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The Next Step Plan for Cougar Graduates 2017-2018 Walatowa High Charter School Gear UP Senior Information

Document developed by G. Toya, WHCS Consultant, F. Garcia WHCS Gear Up Coordinator, G Minthorn, WHCS Instructor and Dr. A. Wilkinson-WHCS Executive Director.

The Next Step Plan is a personal, written plan that is developed by each student at the end of grades 8–11 and during the senior year (grade 12). The purpose of the plan is to target the student’s postsecondary interests and set forth the studies he or she will complete during high school in order to be on track for graduation. The student reviews and updates his or her NSP annually, and each year’s plan must explain any differences from the previous year. Quarterly meetings will be scheduled in August, December and May.

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Some Improvement and Some Decline in Child Well-Being as High Rates of Child Poverty Persist

Sharon Kayne, Communications Director

NEW MEXICO VOICES FOR CHILDREN

Several indicators of child well-being are showing improvement in New Mexico, but a persistently high rate of children living in poverty continues to cast a pall over the state. That is the overall conclusion in the 2017 New Mexico KIDS COUNT Data Book, released today at 10am at the Roundhouse by New Mexico Voices for Children to coincide with the start of the legislative session.

The theme of this year’s report is “At a Crossroads: Choosing the Path to Child Well-being in New Mexico” to reflect unprecedented changes at the federal level as well as the fact that this year New Mexico voters will elect a new governor because the current one is term-limited.

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Reclaimed Passion Show Creations by Jennnifer Olson on Exhibit at the Jemez Springs Artisans Gallery

By Jennifer Olson

Image result for jemez artisans gallery

Jemez Springs Artisans Gallery interior

I have enjoyed working with semi-precious stones and making jewelry for many years. At times, I became obsessed with it, and made it with passion. Then, the passion would begin to wane. I still enjoyed it – just not as much.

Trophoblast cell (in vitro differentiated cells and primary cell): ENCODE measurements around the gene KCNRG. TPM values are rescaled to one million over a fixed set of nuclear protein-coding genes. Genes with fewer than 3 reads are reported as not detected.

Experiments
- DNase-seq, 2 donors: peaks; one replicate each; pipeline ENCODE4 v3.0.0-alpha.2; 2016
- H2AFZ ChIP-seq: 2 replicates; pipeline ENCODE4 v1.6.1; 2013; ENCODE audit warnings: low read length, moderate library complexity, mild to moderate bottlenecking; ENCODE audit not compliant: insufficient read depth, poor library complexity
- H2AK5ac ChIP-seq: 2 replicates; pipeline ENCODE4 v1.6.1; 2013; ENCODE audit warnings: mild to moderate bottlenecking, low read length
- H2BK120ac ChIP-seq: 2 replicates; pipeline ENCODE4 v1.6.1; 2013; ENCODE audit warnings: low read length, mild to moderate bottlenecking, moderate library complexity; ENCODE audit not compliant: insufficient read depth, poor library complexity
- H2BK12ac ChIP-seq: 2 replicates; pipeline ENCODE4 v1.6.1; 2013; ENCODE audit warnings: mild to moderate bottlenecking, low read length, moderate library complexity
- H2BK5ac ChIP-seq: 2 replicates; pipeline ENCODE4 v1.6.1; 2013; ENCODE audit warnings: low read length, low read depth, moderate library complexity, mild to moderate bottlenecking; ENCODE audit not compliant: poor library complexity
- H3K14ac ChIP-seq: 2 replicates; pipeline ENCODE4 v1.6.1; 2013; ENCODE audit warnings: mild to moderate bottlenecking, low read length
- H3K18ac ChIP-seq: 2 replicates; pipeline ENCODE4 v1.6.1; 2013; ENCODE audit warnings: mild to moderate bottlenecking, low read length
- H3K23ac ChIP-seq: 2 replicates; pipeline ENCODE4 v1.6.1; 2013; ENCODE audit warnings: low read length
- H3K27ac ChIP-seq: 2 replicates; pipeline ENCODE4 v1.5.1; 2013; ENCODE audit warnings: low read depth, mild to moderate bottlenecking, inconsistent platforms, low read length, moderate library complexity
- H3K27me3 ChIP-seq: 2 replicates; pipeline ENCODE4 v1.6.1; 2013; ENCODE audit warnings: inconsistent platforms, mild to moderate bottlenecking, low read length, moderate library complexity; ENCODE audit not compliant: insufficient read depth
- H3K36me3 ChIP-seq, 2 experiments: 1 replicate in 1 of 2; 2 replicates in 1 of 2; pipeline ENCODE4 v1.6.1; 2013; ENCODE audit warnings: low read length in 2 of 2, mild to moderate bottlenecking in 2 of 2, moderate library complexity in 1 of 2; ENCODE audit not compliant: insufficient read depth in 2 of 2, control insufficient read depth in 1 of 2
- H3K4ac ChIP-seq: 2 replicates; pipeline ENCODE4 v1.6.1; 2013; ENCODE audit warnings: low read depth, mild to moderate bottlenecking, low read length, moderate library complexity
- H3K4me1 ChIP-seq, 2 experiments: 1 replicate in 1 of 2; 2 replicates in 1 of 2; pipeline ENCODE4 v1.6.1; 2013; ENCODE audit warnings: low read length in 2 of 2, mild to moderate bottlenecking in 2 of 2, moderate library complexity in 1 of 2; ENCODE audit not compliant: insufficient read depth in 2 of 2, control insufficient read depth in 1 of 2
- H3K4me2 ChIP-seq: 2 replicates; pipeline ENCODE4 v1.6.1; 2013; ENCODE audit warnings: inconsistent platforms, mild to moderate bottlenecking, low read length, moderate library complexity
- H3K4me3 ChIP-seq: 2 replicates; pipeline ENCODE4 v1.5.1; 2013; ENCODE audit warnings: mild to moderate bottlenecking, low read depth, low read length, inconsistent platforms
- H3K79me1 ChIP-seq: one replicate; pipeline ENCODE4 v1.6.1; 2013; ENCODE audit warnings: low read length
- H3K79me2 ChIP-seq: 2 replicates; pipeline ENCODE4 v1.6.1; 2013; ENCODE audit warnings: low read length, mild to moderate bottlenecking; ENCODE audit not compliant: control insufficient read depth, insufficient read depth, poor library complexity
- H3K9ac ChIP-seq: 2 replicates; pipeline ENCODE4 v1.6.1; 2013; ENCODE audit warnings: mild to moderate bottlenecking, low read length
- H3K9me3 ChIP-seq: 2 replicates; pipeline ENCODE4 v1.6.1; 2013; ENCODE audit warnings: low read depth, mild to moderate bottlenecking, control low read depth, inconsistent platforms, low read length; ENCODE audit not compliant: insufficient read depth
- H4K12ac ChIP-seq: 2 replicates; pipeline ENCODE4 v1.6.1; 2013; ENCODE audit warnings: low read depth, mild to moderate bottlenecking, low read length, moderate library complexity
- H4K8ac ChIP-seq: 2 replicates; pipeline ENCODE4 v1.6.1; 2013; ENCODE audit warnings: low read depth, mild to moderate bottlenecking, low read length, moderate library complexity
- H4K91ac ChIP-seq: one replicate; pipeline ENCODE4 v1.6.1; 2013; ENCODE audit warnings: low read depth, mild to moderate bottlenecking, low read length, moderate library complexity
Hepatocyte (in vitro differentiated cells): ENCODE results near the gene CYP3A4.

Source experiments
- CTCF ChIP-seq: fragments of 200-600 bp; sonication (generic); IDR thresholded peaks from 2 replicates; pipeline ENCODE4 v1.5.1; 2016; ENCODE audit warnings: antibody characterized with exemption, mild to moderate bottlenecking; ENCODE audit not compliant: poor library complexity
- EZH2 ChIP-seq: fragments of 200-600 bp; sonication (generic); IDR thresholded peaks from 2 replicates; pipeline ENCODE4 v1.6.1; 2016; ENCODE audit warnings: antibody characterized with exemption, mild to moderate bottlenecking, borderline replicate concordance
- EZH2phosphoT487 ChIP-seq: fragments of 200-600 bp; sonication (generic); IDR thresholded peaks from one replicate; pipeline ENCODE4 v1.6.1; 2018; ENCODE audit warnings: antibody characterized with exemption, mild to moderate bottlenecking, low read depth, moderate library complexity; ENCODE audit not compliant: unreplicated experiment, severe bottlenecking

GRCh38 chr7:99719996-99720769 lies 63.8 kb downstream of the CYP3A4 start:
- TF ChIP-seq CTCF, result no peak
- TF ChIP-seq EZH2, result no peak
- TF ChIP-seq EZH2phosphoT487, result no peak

I recently started working with metal and getting really excited about it. It’s doing the trick. The passion is back! The possibilities seem endless, and I’m having some serious fun creating new jewelry.

So, come on by the Artisans Gallery and say those three magic words – “I want it!” That would make me so happy, my passion will overflow.

My creations will be there February 2rd – through the 16th. If you show up on Saturday, the 10th, between 1 and 3, I’ll be there to say “hi”, feed you snacks, and smile at you. You might even be able to commission me to make something just for you. And while you’re there, you can browse others works of passion.

Bandelier National Monument Gets Valuable Help from Friends Group

By Chris Judson

BANDELIER NATIONAL MONUMENT

 

Photo NPS

Ever since 1987, the Friends of Bandelier have supported the park, providing funding for projects that couldn’t have been done within Bandelier’s regular budget. With money raised from members all over the country and beyond, through the years these projects have included biological surveys, post-fire recovery studies, handicap ramps for the parking area, campsite upgrades, archeological surveys, mapping ancient trails, pueblo crafts demonstrations, and more.

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Winter 2017 At Last

By R.W.

Last light of a passing season, last night.

This morning at 9:28 a.m. was the Winter Solstice, first official day of winter in the calendar and the shortest day of the year. Last night autumn made a brilliant exit, the setting sun briefly lighting up the sky in a “thank you and goodnight” display.

My apologies for not posting for so long; I have been set back by ailments and such-like setbacks, which you will be very disappointed to hear I have chosen not to write a long essay about. But, I will continue to be restrained with posting until about the middle of January, while still putting up Jemez and similar “local” news releases and material that is sent to me.

Sandoval County Spends $62,000 on a Oil And Gas Study They Do Not Plan To Use?

Contact:

Mike Neas, PLACITAS RESIDENT, mikneas@aol.com, (505) 269-4261